The everyday scientists, of all identities, who invent sustainable ways of surviving a world that makes very little room for their queer, trans, disabled, black, indigenous, of color, cash-poor, chronically ill, abuse survivor, single parent, adoptee, disowned, homeless, crazy, depressed, PTSD having selves—those are the scientists I am interested in celebrating, learning about and learning from. Those are the folks retracing themselves down painful pastories, seeking out and finding ancient methods of healing and community organizing that western, modern day “science” would like to believe it had completely rid the planet. These folks, who have all the goddamn odds stacked against them, are writing up genius blogs in which they raise younger community members and teach them life-saving skills about everything, from how to travel while chronically ill to how to healthfully manage illness without ever stepping into an office within the medical industrial complex.
I am interested in the science invented daily by femmes who think up safe and environmentally conscious ways of adorning their bodies and faces with make-up and clothing that hasn’t gone through cancer-inducing cycles of fuckery and murderous testing. I am interested in the science of centering emotional wisdom in movements, thus re-centering the humanity of this species as opposed to attempting to erase it and merely recycling the dysfunction of oppression. I am interested in the scientists who name their identities and set about mani-femme-festing those identities in ways that create more room for others to find themselves when, previously, there may have been a vacancy, a life-threatening emptiness created by imperialist notions of a monolithic human race.
I am interested in the scientists in the townships of my city finding ways to stretch one or two items of food across several days so they and their babies don’t starve. I am interested in the inner city brilliance of intricate hair art and science, the perfection of braiding any length and texture of hair, of cutting the fiercest and most precise fades. I am interested in the science of survivorship, the ways survivors of abuse are learning to find one another, facilitate healing for themselves and each other through the shared meals, blog pieces, email threads, conversations over the phone, on twitter. I am so deeply enthralled by the science of anti-oppression resistance, the way our very existence becomes an act of resistance and the brilliant and masterful ways we write ourselves into that resistance.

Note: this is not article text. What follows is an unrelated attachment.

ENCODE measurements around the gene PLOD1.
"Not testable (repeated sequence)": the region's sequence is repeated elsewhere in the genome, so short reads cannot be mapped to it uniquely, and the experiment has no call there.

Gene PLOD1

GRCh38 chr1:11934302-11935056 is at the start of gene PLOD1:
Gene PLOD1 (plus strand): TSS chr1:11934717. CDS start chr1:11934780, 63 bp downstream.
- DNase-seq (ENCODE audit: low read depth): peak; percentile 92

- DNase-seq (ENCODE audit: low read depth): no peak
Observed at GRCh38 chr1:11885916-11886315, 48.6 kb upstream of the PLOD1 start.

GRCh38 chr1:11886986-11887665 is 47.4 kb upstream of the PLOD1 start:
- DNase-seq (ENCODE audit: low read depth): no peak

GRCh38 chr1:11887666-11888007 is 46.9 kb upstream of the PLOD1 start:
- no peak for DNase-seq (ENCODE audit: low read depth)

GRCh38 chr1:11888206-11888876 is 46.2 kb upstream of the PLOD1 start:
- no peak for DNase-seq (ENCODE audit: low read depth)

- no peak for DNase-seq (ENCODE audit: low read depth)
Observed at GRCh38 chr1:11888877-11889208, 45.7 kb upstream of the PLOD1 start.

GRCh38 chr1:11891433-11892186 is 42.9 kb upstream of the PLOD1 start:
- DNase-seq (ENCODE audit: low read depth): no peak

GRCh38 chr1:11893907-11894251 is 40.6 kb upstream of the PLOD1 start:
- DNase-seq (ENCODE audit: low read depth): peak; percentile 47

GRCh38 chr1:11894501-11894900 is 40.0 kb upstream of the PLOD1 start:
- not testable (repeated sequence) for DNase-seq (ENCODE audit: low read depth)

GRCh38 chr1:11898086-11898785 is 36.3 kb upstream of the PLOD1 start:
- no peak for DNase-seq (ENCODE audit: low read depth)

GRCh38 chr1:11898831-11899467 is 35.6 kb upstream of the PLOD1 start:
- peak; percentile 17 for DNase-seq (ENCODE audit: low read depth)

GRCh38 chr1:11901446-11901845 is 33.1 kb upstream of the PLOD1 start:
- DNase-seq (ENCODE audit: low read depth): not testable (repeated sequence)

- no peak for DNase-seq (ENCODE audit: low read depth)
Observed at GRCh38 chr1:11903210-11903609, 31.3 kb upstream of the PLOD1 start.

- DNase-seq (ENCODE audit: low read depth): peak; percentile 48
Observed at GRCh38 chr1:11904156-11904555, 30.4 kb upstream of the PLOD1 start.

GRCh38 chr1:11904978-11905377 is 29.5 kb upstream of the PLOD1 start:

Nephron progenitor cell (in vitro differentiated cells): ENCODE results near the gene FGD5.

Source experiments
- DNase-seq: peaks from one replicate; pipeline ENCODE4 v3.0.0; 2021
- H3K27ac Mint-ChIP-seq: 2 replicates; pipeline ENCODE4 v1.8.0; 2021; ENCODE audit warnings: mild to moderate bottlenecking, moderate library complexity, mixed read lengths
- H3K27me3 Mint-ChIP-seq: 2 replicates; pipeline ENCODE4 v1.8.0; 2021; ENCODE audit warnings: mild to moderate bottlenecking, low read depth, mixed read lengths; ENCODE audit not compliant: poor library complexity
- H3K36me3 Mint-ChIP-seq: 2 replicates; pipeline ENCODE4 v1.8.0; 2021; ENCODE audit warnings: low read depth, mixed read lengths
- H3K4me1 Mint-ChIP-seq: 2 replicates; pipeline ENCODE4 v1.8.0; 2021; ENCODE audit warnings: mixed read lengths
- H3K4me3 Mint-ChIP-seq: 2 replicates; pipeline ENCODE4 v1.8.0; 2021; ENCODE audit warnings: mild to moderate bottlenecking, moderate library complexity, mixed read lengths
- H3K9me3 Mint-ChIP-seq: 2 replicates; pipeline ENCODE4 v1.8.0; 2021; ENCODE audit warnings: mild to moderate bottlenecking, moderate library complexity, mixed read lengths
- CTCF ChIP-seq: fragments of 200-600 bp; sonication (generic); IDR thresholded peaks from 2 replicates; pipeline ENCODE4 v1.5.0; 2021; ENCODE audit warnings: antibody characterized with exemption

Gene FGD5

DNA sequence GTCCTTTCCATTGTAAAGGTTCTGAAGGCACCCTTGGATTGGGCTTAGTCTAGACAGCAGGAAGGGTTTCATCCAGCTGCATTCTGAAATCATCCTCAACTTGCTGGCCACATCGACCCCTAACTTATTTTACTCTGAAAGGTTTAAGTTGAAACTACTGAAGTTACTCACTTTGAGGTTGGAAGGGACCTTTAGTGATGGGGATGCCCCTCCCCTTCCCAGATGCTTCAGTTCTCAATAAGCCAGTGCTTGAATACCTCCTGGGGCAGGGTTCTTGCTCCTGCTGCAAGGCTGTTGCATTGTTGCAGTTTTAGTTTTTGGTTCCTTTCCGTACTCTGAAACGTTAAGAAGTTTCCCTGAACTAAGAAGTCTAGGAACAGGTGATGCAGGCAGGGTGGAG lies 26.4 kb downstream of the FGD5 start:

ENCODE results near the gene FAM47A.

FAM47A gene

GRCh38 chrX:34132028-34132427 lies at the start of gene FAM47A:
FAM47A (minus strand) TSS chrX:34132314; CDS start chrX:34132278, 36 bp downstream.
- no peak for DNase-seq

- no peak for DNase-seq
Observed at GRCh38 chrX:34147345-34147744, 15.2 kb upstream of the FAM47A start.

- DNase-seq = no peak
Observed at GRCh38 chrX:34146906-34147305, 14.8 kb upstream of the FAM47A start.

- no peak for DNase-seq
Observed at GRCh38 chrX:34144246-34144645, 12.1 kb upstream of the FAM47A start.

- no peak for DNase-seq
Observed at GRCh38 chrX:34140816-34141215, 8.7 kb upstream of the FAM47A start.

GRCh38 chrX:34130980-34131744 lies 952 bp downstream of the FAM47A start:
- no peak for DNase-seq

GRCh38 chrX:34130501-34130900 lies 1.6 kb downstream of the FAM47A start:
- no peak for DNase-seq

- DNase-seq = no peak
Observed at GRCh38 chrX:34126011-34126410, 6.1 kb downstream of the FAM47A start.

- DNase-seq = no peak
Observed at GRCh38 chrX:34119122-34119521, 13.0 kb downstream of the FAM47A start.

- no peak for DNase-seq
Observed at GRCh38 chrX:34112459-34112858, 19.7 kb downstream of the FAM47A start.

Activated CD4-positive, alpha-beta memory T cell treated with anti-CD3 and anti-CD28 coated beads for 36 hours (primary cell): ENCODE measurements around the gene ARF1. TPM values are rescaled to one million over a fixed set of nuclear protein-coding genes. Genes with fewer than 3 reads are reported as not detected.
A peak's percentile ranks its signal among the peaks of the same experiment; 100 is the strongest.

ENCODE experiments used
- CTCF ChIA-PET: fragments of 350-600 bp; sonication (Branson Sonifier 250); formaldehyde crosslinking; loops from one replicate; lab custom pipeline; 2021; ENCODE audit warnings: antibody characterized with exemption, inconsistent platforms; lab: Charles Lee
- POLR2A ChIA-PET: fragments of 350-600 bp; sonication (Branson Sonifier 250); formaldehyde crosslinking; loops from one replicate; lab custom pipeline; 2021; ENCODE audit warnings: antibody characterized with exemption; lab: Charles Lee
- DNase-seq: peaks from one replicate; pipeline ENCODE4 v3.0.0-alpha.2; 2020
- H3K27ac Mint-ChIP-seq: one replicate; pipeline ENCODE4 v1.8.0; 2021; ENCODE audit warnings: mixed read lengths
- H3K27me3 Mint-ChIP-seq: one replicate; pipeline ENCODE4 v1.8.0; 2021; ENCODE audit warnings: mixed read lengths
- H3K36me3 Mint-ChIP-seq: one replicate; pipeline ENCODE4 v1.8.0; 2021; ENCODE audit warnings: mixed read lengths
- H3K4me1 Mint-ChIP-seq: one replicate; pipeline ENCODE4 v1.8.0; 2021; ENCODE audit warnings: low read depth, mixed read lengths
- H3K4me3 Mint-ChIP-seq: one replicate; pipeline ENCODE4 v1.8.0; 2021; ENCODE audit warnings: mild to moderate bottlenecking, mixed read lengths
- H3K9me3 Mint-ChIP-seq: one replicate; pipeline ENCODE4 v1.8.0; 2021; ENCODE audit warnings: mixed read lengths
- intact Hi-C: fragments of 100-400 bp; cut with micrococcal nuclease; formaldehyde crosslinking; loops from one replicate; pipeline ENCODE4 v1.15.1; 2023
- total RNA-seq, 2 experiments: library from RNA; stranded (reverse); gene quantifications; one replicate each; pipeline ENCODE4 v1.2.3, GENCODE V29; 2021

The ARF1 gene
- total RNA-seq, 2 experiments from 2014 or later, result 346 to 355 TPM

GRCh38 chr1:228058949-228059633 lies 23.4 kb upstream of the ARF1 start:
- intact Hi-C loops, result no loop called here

I am very clear about who my scientists are and I have the utmost faith in how they are going to carry us into the future. We have not always been oppressed and we have not always had our power, talent and genius undermined by oppressive institutions. We have not always had our swag and beauty and magic exploited and appropriated. We have embedded in our DNA the capacity of studying the stars, building our own homes and living harmoniously with the rest of the natural world. I envision a world in which we marginalized folk reclaim our scientific expertise and sacredness by recognizing and lifting up each other’s work, by sharing skills and being collectively strategic about our liberation. I envision a world in which our science shapes the way we organize ourselves into communities and villages; in which our survivorship mechanisms become the way more and more people begin to live—free of hierarchy and elitism and exploitation and oppression.
Our science, that has withstood centuries of appropriation and oppression, is generative and life-giving and sustainable. It is not ruthless and violent and exploitative. It is magic and because it is the complete antithesis of white eurocentric “modern day” science; it is exactly the kind of science the world needs for a revolution to be full enacted.